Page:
The first incarnation of Hucknell’s band was a punk group with the daft name of The Frantic Elevators. They are best remembered today for being the jumping-off point for the pre-Simply Red frontman. Formed in 1976 after the band met each other at the Sex Pistols gig, The Frantic Elevators had a couple of singles, “Voice in the Dark” in 1979 and “You Know What You Told Me” in 1980, plus a trio of radio sessions for the BBC, then their third single, “Searching for the Only”, in 1981. Their fourth and final single was 1982’s “Holding Back the Years (No Waiting)”, which almost four years later Hucknall re-recorded with Simply Red and scored an international smash.

Hucknall says of Simply Red’s most famous recording: “I wrote the song in 1978 while I was a teenager. At art school a teacher said: ‘The best paintings are when you get lost in a piece of work and start painting in a stream of consciousness.’ I wanted to do music, not art, so started writing lyrics that way. The first song I wrote was called ‘Ice Cream and Wafers’. The next was ‘Holding Back the Years’.

“I didn’t realise what it was about until I’d finished it. It’s about that moment where you know you have to leave home and make your mark, but the outside world is scary. So you’re holding back the years.

“The line ‘Strangled by the wishes of pater’ is my dad screaming at me ‘When are you going to get a decent job? Tidy up after yourself!’ The line ‘Hoping for the arms of mater’ rhymes with pater but I didn’t know what it was like to have a mother. My mum left when I was three and my dad never remarried.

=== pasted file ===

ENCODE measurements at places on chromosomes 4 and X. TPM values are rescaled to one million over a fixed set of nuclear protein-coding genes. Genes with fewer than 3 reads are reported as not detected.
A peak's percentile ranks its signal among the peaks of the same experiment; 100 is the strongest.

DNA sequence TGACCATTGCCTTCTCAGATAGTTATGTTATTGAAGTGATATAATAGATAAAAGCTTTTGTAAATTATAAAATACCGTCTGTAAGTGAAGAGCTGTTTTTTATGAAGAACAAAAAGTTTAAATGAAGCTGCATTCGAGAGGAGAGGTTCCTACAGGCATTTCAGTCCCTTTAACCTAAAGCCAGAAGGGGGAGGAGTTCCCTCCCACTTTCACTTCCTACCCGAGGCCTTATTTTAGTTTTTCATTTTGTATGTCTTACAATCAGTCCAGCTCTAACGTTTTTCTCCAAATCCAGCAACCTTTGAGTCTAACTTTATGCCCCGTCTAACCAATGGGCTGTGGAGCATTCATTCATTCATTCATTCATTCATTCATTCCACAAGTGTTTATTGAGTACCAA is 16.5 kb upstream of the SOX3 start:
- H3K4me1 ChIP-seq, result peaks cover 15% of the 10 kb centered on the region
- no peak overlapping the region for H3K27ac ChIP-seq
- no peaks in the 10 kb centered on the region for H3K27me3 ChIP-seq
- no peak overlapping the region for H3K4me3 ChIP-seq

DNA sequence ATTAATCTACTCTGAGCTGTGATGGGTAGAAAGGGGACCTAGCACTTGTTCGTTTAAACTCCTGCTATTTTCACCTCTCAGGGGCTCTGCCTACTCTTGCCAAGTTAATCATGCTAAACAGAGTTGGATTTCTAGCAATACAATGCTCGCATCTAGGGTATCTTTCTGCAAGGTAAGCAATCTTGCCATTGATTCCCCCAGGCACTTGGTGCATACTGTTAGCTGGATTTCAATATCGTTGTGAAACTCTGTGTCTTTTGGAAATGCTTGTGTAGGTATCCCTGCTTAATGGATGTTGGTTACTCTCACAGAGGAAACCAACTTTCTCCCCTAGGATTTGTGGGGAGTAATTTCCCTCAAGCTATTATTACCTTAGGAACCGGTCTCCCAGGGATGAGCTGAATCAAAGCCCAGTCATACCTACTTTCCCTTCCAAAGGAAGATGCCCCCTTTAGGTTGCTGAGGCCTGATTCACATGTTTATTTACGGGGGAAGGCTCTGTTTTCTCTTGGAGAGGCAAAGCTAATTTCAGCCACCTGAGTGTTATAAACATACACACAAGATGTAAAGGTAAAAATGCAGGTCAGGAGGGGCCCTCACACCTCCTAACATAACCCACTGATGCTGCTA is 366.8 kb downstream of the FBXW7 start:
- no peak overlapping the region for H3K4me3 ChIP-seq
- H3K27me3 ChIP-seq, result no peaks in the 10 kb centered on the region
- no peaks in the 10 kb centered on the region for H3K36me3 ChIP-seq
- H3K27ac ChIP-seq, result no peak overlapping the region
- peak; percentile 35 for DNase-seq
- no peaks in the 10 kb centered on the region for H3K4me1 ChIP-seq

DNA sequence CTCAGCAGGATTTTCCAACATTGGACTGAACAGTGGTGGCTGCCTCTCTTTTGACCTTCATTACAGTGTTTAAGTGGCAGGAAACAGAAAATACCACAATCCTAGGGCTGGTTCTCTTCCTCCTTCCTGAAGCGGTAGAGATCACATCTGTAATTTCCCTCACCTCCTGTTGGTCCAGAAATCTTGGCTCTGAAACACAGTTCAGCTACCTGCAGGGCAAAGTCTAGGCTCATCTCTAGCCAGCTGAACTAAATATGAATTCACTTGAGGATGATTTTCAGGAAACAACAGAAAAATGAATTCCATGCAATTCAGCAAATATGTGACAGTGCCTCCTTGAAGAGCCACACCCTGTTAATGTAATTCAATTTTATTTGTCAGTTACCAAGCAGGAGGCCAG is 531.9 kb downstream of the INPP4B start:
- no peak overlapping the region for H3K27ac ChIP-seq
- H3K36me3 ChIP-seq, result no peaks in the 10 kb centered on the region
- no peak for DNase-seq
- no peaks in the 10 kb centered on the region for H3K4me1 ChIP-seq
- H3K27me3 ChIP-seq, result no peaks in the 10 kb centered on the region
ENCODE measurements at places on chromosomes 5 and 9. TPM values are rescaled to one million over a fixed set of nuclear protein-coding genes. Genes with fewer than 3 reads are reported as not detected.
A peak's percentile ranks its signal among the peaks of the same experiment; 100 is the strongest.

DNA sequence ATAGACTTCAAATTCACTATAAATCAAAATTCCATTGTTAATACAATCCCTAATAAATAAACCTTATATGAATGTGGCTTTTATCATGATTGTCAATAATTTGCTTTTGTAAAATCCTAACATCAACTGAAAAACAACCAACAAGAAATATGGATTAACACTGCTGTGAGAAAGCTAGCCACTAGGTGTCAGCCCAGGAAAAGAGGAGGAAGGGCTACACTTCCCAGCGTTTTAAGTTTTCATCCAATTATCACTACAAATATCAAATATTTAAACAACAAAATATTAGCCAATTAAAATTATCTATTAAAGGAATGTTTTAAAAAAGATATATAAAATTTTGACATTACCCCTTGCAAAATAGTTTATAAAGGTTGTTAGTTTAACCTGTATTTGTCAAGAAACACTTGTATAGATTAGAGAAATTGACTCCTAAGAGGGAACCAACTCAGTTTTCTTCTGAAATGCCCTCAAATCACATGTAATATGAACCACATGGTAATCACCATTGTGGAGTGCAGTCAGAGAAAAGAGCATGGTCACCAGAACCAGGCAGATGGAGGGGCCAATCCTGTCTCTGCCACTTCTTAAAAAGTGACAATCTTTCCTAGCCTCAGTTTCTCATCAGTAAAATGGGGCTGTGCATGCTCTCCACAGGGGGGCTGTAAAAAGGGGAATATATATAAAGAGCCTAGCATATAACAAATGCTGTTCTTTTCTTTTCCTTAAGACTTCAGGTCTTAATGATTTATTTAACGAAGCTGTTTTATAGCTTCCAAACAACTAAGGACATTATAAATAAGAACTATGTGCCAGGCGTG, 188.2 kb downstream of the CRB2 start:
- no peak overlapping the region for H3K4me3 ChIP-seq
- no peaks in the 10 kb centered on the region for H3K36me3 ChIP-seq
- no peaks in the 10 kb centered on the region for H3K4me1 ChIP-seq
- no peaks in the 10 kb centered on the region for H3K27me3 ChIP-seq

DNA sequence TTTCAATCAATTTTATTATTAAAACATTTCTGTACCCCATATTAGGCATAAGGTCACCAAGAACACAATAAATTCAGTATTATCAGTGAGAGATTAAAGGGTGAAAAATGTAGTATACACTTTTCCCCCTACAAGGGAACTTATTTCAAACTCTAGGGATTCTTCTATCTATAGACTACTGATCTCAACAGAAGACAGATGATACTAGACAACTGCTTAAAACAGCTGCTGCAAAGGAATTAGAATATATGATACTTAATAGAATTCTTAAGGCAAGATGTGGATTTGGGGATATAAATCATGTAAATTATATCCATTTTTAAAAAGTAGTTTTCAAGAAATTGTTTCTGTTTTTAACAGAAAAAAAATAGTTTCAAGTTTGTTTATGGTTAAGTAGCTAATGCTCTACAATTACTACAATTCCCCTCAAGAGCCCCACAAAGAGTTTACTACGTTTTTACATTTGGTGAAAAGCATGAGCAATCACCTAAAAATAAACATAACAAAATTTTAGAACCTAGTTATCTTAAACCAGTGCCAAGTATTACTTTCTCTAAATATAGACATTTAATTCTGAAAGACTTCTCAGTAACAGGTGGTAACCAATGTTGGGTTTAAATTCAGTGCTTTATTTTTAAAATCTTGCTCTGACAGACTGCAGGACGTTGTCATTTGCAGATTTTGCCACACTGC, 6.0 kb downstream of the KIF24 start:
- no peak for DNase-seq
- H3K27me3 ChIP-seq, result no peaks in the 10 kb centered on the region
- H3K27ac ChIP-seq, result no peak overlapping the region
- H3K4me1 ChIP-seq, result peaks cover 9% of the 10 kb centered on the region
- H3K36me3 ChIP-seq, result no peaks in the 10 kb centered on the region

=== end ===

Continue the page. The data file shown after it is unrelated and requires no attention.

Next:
“I first sang ‘Holding Back the Years’ in my earliest band, Frantic Elevators. When the Elevators split and I started Simply Red, I returned to the song and wrote the ‘I’ll keep holding on’ chorus.

“The song is credited to me and Neil Moss, the guitarist in the Frantic Elevators and my oldest friend. Neil didn’t write it but we wrote so many songs together that I gave him a credit to remember the great times we had. We shared a flat, we toured with The Fall. We were skint but it was magical.

“After ‘Holding Back the Years’ became a hit my mum tracked me down, but I thought: ‘My dad was there every day. Cooked my meals, wiped my arse and where were you? You think you can walk back into my life and it be OK?’ My seeing her was making my dad unhappy. I realised that there was no future in it.

“People strive for success but it’s very lonely at the top. Now I realise the ultimate prize is a family. I’m married with a kid, and the last 10 years have been the happiest of my life. My father was never that supportive of my pop career but I understand now that he was trying to protect me.

“A working-class bloke who worked in a barber’s for 35 years couldn’t have imagined his son would sell millions of records. Even after the second album, when I was already very wealthy, he was a bit drunk after a show once and said to me: ‘You realise you’re still gonna have to get a decent job after all this, don’t you?’ Oh, dad.”

“Holding Back the Years” was Simply Red’s third single, off their debut album “Picture Book”. The single stalled at number 51 in 1985. In 1986 it was re-released and peaked at number two in the UK but made number one in the United States.

Where did the name Simply Red come from?  People used to call Hucknell “Red” because of his flaming hair, so later he was going to call the band Red. But he decided it didn’t sound right on its own, so after a few changes he simply added the word Simply. The name is also linked to Hucknall’s allegiance to Manchester United, as the club’s home shirt colour is red.